Syndrome of inappropriate ADH secretion is a situation where the ADH hypersecretion is... inapropriate... in contrast to all the other situations where it might be elevated "appropriately". Now, one must acknowledge that a raised ADH level is a perfectly reasonable response to hypovolemia, but it is difficult to use the word "appropriate" to describe ADH elevation in states of apparent volume depletion such as cirrhosis, congestive cardiac failure or myxoedema. The name "syndrome of inconvenient ADH secretion" might have been better, and we can still keep the acronym.

As one might imagine, elevated vasopressin levels tend to result in water retention, and a dilutional hyponatremia develops. These patients have no way of increasing their water excretion in response to an increased water intake.The urinary mechanisms of solute excretion remain intact, hence the high urinary sodium.

The college loves SIADH. Among causes of hyponatremia, it is over-represented in the SAQs:

Unfortunately, Oh's Manual only devotes one paragraph to this condition. Its wedged in between an expansive treatise on TURP syndrome and an even shorter paragraph on cerebral salt wasting.

Diagnostic Criteria for SIADH

  • Hypoosmolar hyponatremia
  • Urine osmolality greater than plasma osmolality
  • Urine sodium excretion greater than 20mmol/L
  • Normal renal, hepatic, cardiac, pituitary, adrenal and thyroid function
  • Absence of hypotension, hypovolemia, oedema and ADH-influencing drugs
  • Hyponatremia corrects with water restriction

Non-Drug-Related Causes of SIADH

Ectopic ADH production

  • Small cell lung cancer
  • Leukaemia
  • Lymphoma
  • Thymoma
  • Neuroendocrine tumours
  • Pancreatic adenocarcinoma

 

CNS disorders

  • Cerebral trauma
  • Brain tumour (primary or secondary)
  • Meningitis or encephalitis
  • Brain abscess
  • Subarachnoid haemorrhage
  • Acute intermittent porphyria
  • Guillain–Barré syndrome
  • SLE

Pulmonary diseases

  • Pneumonia
  • Tuberculosis
  • Lung abscess

Drugs Associated with SIADH

  • carbamazepine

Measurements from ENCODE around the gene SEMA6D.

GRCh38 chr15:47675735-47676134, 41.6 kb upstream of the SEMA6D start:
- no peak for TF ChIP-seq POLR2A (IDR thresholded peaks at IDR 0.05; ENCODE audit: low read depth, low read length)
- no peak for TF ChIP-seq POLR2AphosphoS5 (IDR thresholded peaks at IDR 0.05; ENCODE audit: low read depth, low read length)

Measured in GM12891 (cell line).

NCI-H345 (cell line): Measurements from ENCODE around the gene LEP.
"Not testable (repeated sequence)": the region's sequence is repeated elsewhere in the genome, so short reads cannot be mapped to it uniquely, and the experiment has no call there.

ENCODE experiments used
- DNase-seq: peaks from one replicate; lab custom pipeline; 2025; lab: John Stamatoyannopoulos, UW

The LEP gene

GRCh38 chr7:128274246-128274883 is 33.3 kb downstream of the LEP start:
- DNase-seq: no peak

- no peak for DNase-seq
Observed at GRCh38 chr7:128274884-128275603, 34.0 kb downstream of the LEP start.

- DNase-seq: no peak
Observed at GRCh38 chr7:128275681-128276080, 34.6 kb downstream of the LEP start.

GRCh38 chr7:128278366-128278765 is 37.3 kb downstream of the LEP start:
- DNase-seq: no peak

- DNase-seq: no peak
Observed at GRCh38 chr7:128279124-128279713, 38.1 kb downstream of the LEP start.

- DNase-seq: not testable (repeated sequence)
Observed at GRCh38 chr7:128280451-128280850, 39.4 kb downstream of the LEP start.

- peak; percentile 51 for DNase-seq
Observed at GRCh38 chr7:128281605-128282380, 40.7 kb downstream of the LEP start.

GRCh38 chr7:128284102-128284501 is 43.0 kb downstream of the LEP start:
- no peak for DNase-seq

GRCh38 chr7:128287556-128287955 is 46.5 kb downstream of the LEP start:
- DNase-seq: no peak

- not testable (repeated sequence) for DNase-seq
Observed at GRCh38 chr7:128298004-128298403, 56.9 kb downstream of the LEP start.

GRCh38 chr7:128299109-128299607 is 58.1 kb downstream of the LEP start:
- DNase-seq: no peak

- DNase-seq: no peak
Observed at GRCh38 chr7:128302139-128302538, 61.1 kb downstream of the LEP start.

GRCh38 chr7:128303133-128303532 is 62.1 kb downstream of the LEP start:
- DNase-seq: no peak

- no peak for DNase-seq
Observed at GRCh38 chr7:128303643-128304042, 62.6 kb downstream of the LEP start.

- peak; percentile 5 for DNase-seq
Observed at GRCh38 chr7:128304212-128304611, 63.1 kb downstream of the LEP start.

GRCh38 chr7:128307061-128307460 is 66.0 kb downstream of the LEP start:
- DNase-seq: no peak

• cyclophosphamide
  • phenothiazines
  • SSRIs
  • nicotine
  • tricyclics
  • vinca alkaloids eg. vincristine
  • interferon
  • cisplatin
  • MDMA
  • amiodarone
  • ciprofloxacin
  • sodium valproate
  • NSAIDs
  • Thiazides

 

"How is this not cerebral salt wasting?"
 

The key feature if hypovolemia. These patients are dry and they produce a high urine output; in contrast SIADH patients are normovolemic, and have low urine output. The trick to discriminating between these two conditions lies in the ability to demonstrate that the body fluid volume is decreased. In both conditions the ADH level is elevated, but in cerebral salt wasting the ADH is elevated appropriately because the patient is hypovolemic, and so it cannot possibly be SIADH by definition.

Now, this statement is not to be taken as an endorsement of CSW as a genuine disease state; many smarter people with serious endocrinology cred argue that it may not exist.  The controversy is discussed in greater detail in the Required Reading chapter on cerebral salt wasting from the Neurology and Neurosurgery section.

Management of SIADH

Mitchell H Rosner (2012), in his homage to a novel vaptan agent, has an excellent table of the different therapeutic options, which I have shamelessly plagiarised below:

Therapy Benefits Drawbacks
Fluid restriction Simple, easily implemented

Minimal cost

Can be useful in patients with urine osmolality <400–600 mosmol/kg
Minimally effective and requires several days to achieve correction

Hard for patients to remain compliant
Demeclocycline Effective in raising serum sodium Slow response

Potentially nephrotoxic

Expensive
Loop diuretics with or without salt supplementation May allow relaxation of fluid restriction and decreases urine-concentrating ability Requires careful titration and monitoring

Risk for other electrolyte abnormalities
Urea Effective and inexpensive Palatability

Limited availability
Hypertonic (3%) saline Effective for severe acute and symptomatic chronic hyponatremia Risk of overly rapid correction

Requires careful, intensive monitoring
Vasopressin receptor antagonists Targets excessive arginine vasopressin

Safe and effective

Predictable rise in sodium values

No risk for concomitant electrolyte disorders
Expensive

Induces polyuria

Requires close monitoring of serum sodium at initiation with inpatient admission

Usually, fluid restriction is enough - but it is distasteful: people are thirsty, and want to drink; it seems cruel to forbid nanna her extra cup of tea. Ergo, one resorts to pharmacological measures. Question 29 from the first paper of 2015 asked for specific drug options. These may include:

  • Demeclocycline (oral)
  • Tolvaptan (oral)
  • Conivaptan (IV)